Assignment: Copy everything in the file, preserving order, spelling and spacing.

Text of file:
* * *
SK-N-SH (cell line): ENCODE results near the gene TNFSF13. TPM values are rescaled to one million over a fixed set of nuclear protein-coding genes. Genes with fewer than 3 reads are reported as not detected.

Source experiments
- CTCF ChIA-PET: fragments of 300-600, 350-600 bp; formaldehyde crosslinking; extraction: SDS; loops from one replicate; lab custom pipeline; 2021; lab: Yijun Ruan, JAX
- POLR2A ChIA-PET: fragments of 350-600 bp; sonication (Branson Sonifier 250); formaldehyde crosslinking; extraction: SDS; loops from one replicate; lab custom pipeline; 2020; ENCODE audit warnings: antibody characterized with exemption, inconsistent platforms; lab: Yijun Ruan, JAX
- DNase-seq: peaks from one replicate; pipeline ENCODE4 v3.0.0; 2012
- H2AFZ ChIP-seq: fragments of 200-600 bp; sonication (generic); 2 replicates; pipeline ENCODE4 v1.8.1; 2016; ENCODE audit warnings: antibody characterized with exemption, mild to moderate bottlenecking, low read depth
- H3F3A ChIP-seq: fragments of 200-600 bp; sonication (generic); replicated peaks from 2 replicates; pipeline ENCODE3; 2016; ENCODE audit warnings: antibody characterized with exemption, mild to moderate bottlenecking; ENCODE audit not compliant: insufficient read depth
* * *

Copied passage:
SK-N-SH (cell line): ENCODE results near the gene TNFSF13. TPM values are rescaled to one million over a fixed set of nuclear protein-coding genes. Genes with fewer than 3 reads are reported as not detected.

Source experiments
- CTCF ChIA-PET: fragments of 300-600, 350-600 bp; formaldehyde crosslinking; extraction: SDS; loops from one replicate; lab custom pipeline; 2021; lab: Yijun Ruan, JAX
- POLR2A ChIA-PET: fragments of 350-600 bp; sonication (Branson Sonifier 250); formaldehyde crosslinking; extraction: SDS; loops from one replicate; lab custom pipeline; 2020; ENCODE audit warnings: antibody characterized with exemption, inconsistent platforms; lab: Yijun Ruan, JAX
- DNase-seq: peaks from one replicate; pipeline ENCODE4 v3.0.0; 2012
- H2AFZ ChIP-seq: fragments of 200-600 bp; sonication (generic); 2 replicates; pipeline ENCODE4 v1.8.1; 2016; ENCODE audit warnings: antibody characterized with exemption, mild to moderate bottlenecking, low read depth
- H3F3A ChIP-seq: fragments of 200-600 bp; sonication (generic); replicated peaks from 2 replicates; pipeline ENCODE3; 2016; ENCODE audit warnings: antibody characterized with exemption, mild to moderate bottlenecking; ENCODE audit not compliant: insufficient read depth